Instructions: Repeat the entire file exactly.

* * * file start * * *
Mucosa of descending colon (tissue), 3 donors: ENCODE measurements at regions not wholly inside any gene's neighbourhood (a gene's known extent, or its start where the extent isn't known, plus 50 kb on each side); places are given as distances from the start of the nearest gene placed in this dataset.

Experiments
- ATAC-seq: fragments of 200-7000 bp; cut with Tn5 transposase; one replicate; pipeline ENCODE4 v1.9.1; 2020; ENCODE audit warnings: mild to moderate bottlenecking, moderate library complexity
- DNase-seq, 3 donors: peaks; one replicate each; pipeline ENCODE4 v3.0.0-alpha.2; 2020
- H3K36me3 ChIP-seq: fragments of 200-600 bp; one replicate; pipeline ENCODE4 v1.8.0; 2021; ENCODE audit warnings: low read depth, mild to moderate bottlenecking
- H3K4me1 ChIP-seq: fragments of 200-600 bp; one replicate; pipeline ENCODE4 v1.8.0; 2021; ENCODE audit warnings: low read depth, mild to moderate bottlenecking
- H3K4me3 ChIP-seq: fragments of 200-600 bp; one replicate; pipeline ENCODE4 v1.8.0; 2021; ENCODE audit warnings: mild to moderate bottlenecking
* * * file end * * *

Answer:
Mucosa of descending colon (tissue), 3 donors: ENCODE measurements at regions not wholly inside any gene's neighbourhood (a gene's known extent, or its start where the extent isn't known, plus 50 kb on each side); places are given as distances from the start of the nearest gene placed in this dataset.

Experiments
- ATAC-seq: fragments of 200-7000 bp; cut with Tn5 transposase; one replicate; pipeline ENCODE4 v1.9.1; 2020; ENCODE audit warnings: mild to moderate bottlenecking, moderate library complexity
- DNase-seq, 3 donors: peaks; one replicate each; pipeline ENCODE4 v3.0.0-alpha.2; 2020
- H3K36me3 ChIP-seq: fragments of 200-600 bp; one replicate; pipeline ENCODE4 v1.8.0; 2021; ENCODE audit warnings: low read depth, mild to moderate bottlenecking
- H3K4me1 ChIP-seq: fragments of 200-600 bp; one replicate; pipeline ENCODE4 v1.8.0; 2021; ENCODE audit warnings: low read depth, mild to moderate bottlenecking
- H3K4me3 ChIP-seq: fragments of 200-600 bp; one replicate; pipeline ENCODE4 v1.8.0; 2021; ENCODE audit warnings: mild to moderate bottlenecking